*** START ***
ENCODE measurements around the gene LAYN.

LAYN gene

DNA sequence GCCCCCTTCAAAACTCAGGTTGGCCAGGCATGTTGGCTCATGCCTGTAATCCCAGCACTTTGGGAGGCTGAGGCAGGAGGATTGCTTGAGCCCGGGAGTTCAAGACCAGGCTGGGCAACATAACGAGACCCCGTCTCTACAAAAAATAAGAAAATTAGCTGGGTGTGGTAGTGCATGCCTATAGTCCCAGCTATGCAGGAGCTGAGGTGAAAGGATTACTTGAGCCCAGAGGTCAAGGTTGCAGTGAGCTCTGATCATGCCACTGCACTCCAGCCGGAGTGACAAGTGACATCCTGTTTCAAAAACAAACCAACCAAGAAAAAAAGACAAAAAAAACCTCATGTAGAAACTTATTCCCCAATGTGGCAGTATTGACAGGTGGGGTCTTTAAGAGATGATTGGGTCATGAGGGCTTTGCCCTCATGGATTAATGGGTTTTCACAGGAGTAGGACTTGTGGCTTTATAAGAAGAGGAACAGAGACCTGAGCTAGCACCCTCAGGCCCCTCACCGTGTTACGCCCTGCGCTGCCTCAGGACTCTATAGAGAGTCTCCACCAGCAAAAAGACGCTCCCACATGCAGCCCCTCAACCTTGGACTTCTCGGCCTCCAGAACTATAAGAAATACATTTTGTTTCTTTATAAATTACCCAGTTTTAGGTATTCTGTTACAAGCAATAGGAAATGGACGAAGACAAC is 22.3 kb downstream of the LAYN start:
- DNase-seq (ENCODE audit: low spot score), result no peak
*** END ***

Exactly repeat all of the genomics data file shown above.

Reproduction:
ENCODE measurements around the gene LAYN.

LAYN gene

DNA sequence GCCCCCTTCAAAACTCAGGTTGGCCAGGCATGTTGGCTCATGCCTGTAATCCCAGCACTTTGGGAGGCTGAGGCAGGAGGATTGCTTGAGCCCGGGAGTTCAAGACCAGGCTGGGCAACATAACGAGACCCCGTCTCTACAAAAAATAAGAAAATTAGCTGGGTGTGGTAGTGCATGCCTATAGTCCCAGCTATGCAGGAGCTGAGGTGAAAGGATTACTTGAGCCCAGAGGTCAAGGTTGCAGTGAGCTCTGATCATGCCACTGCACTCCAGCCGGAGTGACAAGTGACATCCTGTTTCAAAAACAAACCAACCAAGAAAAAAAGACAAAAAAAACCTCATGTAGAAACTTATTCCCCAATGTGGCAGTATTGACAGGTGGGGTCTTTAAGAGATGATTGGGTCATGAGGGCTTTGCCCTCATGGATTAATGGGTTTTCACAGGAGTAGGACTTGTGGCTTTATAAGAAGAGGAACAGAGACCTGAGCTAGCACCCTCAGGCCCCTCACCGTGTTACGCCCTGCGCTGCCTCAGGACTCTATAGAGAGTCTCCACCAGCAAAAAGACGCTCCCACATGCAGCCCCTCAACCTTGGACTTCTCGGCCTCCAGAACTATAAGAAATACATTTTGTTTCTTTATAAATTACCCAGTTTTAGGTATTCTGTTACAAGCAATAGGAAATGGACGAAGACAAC is 22.3 kb downstream of the LAYN start:
- DNase-seq (ENCODE audit: low spot score), result no peak